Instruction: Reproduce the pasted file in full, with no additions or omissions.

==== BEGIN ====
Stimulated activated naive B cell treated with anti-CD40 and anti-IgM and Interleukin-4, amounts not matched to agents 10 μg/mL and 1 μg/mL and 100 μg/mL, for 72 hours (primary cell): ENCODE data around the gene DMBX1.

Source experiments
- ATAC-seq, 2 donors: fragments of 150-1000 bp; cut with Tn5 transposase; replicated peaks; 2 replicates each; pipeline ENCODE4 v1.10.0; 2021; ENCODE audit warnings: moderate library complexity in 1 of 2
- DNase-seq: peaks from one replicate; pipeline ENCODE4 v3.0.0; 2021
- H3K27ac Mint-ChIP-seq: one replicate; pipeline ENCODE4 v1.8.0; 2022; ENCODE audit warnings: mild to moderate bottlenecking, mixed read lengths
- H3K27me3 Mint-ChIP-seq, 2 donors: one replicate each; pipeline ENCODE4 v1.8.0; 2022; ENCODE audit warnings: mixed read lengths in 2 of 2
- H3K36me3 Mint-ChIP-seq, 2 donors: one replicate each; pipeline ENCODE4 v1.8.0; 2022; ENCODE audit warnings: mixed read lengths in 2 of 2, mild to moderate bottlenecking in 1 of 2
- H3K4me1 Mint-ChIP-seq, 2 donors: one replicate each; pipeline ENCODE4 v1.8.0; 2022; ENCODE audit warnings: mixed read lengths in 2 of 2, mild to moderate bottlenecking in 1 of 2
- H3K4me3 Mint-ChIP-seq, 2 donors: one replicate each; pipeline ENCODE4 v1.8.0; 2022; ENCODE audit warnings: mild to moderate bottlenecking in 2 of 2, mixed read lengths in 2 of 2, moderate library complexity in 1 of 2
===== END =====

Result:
Stimulated activated naive B cell treated with anti-CD40 and anti-IgM and Interleukin-4, amounts not matched to agents 10 μg/mL and 1 μg/mL and 100 μg/mL, for 72 hours (primary cell): ENCODE data around the gene DMBX1.

Source experiments
- ATAC-seq, 2 donors: fragments of 150-1000 bp; cut with Tn5 transposase; replicated peaks; 2 replicates each; pipeline ENCODE4 v1.10.0; 2021; ENCODE audit warnings: moderate library complexity in 1 of 2
- DNase-seq: peaks from one replicate; pipeline ENCODE4 v3.0.0; 2021
- H3K27ac Mint-ChIP-seq: one replicate; pipeline ENCODE4 v1.8.0; 2022; ENCODE audit warnings: mild to moderate bottlenecking, mixed read lengths
- H3K27me3 Mint-ChIP-seq, 2 donors: one replicate each; pipeline ENCODE4 v1.8.0; 2022; ENCODE audit warnings: mixed read lengths in 2 of 2
- H3K36me3 Mint-ChIP-seq, 2 donors: one replicate each; pipeline ENCODE4 v1.8.0; 2022; ENCODE audit warnings: mixed read lengths in 2 of 2, mild to moderate bottlenecking in 1 of 2
- H3K4me1 Mint-ChIP-seq, 2 donors: one replicate each; pipeline ENCODE4 v1.8.0; 2022; ENCODE audit warnings: mixed read lengths in 2 of 2, mild to moderate bottlenecking in 1 of 2
- H3K4me3 Mint-ChIP-seq, 2 donors: one replicate each; pipeline ENCODE4 v1.8.0; 2022; ENCODE audit warnings: mild to moderate bottlenecking in 2 of 2, mixed read lengths in 2 of 2, moderate library complexity in 1 of 2